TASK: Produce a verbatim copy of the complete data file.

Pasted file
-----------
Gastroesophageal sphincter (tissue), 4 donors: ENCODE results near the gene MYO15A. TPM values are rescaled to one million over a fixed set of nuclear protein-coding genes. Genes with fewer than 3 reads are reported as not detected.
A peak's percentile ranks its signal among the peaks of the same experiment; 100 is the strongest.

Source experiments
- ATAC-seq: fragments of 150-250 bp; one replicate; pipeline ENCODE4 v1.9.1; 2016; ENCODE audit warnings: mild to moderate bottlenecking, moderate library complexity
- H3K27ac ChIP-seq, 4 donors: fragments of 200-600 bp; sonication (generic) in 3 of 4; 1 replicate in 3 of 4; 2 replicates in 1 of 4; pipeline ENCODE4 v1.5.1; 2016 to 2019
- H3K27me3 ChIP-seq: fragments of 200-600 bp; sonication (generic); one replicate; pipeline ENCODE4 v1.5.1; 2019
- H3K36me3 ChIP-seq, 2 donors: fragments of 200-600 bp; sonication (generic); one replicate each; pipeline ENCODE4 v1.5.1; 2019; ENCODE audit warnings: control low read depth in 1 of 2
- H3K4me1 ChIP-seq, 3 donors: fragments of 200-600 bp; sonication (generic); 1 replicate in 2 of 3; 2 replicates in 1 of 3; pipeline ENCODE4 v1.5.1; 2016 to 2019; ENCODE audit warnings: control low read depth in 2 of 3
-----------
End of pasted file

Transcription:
Gastroesophageal sphincter (tissue), 4 donors: ENCODE results near the gene MYO15A. TPM values are rescaled to one million over a fixed set of nuclear protein-coding genes. Genes with fewer than 3 reads are reported as not detected.
A peak's percentile ranks its signal among the peaks of the same experiment; 100 is the strongest.

Source experiments
- ATAC-seq: fragments of 150-250 bp; one replicate; pipeline ENCODE4 v1.9.1; 2016; ENCODE audit warnings: mild to moderate bottlenecking, moderate library complexity
- H3K27ac ChIP-seq, 4 donors: fragments of 200-600 bp; sonication (generic) in 3 of 4; 1 replicate in 3 of 4; 2 replicates in 1 of 4; pipeline ENCODE4 v1.5.1; 2016 to 2019
- H3K27me3 ChIP-seq: fragments of 200-600 bp; sonication (generic); one replicate; pipeline ENCODE4 v1.5.1; 2019
- H3K36me3 ChIP-seq, 2 donors: fragments of 200-600 bp; sonication (generic); one replicate each; pipeline ENCODE4 v1.5.1; 2019; ENCODE audit warnings: control low read depth in 1 of 2
- H3K4me1 ChIP-seq, 3 donors: fragments of 200-600 bp; sonication (generic); 1 replicate in 2 of 3; 2 replicates in 1 of 3; pipeline ENCODE4 v1.5.1; 2016 to 2019; ENCODE audit warnings: control low read depth in 2 of 3